As we focus on the Savior and allow Him to change our hearts, God’s image will become “engraven upon [our] countenances” (Alma 5:19). He wants us not only to follow Him but to become like Him, to think and act as He would, to know Him.
In the parable of the talents (see Matthew 25:14–30), how could the last servant claim to know his lord yet do the exact opposite of his will? He may have understood his lord on a superficial level, as a “hard man” (Matthew 25:24), while the “good and faithful servant[s]” (Matthew 25:21) understood their lord at his core.
To truly know Heavenly Father and the Savior at Their core, we need to strengthen our understanding of Their core gospel principles. Christ taught several of these core principles in John 3:3–21, including His Atonement and God’s love for us. We learn more in the two great commandments: to love God and to love our neighbors as ourselves (see Matthew 22:37–39).
All the commandments and our covenants and callings in the gospel can point us to these core principles, which in turn point us toward Christ. Consider how other teachings help reinforce essential truths in the gospel. What does the sacrament teach you about God’s love for you? What does ministering teach you about your love for God?
When we see the commandments and our responsibilities as disciples of Christ as merely inconvenient to-dos, our feelings of burnout can make us question if following them is worth it. With this mindset, we might begin to feel bitter and start viewing the commandments as limiting and unfair. But understanding the plan of happiness with Jesus Christ at the center of the plan helps us focus on the why behind all that the Lord asks us to do and can transform our responsibilities from menial to meaningful (see Alma 12:32).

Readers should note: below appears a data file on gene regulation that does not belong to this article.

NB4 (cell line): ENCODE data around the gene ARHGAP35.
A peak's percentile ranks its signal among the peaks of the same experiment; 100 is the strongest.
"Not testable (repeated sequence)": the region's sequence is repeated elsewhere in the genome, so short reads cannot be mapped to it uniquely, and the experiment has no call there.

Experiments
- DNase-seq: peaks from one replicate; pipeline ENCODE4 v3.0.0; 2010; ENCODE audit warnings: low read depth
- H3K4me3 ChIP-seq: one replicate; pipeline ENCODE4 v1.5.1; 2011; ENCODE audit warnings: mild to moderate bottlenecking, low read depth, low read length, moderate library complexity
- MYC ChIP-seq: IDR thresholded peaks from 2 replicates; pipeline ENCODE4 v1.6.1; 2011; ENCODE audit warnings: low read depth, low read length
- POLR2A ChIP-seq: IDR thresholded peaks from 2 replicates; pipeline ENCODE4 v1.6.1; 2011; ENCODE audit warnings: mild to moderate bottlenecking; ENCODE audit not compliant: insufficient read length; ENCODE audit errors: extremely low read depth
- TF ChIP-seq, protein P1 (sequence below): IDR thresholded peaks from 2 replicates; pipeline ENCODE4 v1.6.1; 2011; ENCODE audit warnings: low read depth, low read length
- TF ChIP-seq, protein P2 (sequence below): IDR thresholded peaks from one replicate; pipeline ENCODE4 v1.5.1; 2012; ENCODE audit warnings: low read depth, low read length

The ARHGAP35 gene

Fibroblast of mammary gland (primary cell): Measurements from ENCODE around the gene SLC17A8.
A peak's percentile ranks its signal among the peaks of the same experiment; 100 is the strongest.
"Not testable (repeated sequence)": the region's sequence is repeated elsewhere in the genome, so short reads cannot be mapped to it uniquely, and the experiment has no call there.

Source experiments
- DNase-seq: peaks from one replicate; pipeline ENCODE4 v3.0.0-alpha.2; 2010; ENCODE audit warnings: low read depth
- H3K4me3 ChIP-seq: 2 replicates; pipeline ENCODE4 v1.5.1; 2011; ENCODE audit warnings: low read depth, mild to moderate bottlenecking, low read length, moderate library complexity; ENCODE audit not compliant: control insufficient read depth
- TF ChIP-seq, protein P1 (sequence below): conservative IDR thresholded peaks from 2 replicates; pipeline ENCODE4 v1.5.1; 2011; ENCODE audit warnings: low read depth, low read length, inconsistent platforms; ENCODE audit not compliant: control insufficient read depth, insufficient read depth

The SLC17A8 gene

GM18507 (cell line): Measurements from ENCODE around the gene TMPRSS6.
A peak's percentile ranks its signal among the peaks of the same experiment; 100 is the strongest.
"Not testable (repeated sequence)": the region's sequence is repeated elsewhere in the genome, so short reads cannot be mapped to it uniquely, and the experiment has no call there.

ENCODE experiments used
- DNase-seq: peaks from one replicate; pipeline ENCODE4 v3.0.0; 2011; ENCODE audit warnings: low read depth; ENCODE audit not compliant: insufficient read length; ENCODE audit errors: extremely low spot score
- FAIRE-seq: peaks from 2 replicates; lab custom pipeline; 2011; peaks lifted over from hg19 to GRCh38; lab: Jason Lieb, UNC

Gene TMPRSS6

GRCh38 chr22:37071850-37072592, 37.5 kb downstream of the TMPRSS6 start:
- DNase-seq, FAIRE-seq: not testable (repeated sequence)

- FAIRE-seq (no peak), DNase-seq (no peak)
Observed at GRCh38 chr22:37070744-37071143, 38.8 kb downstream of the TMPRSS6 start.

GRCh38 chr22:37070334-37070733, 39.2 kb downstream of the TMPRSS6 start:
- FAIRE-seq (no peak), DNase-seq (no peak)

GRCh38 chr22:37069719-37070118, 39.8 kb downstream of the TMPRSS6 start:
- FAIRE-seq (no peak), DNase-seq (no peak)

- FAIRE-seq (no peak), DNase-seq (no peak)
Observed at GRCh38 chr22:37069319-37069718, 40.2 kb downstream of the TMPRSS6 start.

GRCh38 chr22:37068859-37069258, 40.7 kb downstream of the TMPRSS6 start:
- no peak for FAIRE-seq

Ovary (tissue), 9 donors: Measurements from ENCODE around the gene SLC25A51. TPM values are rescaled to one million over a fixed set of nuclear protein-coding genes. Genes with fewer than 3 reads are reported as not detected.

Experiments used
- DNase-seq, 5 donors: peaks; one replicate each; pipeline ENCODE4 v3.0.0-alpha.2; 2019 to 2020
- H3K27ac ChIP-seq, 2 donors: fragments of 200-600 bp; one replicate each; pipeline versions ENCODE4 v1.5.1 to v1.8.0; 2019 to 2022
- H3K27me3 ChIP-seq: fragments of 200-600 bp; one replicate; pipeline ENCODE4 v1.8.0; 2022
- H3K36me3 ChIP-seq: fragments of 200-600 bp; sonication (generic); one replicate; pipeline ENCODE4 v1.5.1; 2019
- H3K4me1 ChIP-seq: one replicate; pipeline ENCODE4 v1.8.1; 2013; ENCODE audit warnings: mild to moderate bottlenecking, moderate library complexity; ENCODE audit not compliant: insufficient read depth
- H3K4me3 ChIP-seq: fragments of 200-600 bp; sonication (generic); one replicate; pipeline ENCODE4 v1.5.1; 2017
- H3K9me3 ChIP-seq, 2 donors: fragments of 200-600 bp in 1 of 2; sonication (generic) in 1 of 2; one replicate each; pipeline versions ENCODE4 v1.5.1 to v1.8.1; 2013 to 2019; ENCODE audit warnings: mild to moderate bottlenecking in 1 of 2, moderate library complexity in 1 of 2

When it feels impossible to know what matters or what’s worth our meager energy, let us “exercise a particle of faith” (Alma 32:27) that Christ is the way and that the covenant path leads us to Him. Let us “experiment upon [His] words, … even if [we] can no more than desire to believe” (Alma 32:27). In doing so, we might see how the Savior is at the core of everything—maybe even those things you’re struggling with in the gospel. What if it all points us to Christ, His atoning sacrifice, and His Resurrection? What if it all points to His and Heavenly Father’s love for us?
As I have centered the foundation of my testimony in Christ, the burden of burnout has felt lighter. I still get overwhelmed at times, but refocusing my heart on Him helps me realize that what matters most is my efforts, both big and small, to grow closer to Him each day.